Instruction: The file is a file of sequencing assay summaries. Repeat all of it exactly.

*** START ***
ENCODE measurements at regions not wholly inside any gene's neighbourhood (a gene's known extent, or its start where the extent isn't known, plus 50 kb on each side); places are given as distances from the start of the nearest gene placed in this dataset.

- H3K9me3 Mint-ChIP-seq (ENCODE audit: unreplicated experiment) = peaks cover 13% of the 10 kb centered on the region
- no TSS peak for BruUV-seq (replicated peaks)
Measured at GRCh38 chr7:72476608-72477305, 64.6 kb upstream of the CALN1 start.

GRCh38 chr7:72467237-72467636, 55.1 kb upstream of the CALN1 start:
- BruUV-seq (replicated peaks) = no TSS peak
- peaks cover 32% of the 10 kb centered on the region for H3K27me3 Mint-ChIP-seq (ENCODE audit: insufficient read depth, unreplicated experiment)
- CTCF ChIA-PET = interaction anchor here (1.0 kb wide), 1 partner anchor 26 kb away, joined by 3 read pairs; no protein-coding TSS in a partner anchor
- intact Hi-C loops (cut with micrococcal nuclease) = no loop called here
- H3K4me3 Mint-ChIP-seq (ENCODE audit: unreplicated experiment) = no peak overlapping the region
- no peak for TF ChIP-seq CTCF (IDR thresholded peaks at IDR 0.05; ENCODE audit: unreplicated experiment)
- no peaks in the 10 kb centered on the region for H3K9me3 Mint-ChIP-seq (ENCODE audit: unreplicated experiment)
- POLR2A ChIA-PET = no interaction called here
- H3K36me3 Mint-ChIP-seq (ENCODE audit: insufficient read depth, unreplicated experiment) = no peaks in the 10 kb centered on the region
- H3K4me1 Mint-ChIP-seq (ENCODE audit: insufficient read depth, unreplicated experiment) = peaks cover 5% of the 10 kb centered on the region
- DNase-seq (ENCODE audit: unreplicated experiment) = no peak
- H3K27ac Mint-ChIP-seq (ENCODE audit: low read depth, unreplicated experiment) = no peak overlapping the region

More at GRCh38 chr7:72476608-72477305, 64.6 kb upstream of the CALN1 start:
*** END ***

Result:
ENCODE measurements at regions not wholly inside any gene's neighbourhood (a gene's known extent, or its start where the extent isn't known, plus 50 kb on each side); places are given as distances from the start of the nearest gene placed in this dataset.

- H3K9me3 Mint-ChIP-seq (ENCODE audit: unreplicated experiment) = peaks cover 13% of the 10 kb centered on the region
- no TSS peak for BruUV-seq (replicated peaks)
Measured at GRCh38 chr7:72476608-72477305, 64.6 kb upstream of the CALN1 start.

GRCh38 chr7:72467237-72467636, 55.1 kb upstream of the CALN1 start:
- BruUV-seq (replicated peaks) = no TSS peak
- peaks cover 32% of the 10 kb centered on the region for H3K27me3 Mint-ChIP-seq (ENCODE audit: insufficient read depth, unreplicated experiment)
- CTCF ChIA-PET = interaction anchor here (1.0 kb wide), 1 partner anchor 26 kb away, joined by 3 read pairs; no protein-coding TSS in a partner anchor
- intact Hi-C loops (cut with micrococcal nuclease) = no loop called here
- H3K4me3 Mint-ChIP-seq (ENCODE audit: unreplicated experiment) = no peak overlapping the region
- no peak for TF ChIP-seq CTCF (IDR thresholded peaks at IDR 0.05; ENCODE audit: unreplicated experiment)
- no peaks in the 10 kb centered on the region for H3K9me3 Mint-ChIP-seq (ENCODE audit: unreplicated experiment)
- POLR2A ChIA-PET = no interaction called here
- H3K36me3 Mint-ChIP-seq (ENCODE audit: insufficient read depth, unreplicated experiment) = no peaks in the 10 kb centered on the region
- H3K4me1 Mint-ChIP-seq (ENCODE audit: insufficient read depth, unreplicated experiment) = peaks cover 5% of the 10 kb centered on the region
- DNase-seq (ENCODE audit: unreplicated experiment) = no peak
- H3K27ac Mint-ChIP-seq (ENCODE audit: low read depth, unreplicated experiment) = no peak overlapping the region

More at GRCh38 chr7:72476608-72477305, 64.6 kb upstream of the CALN1 start: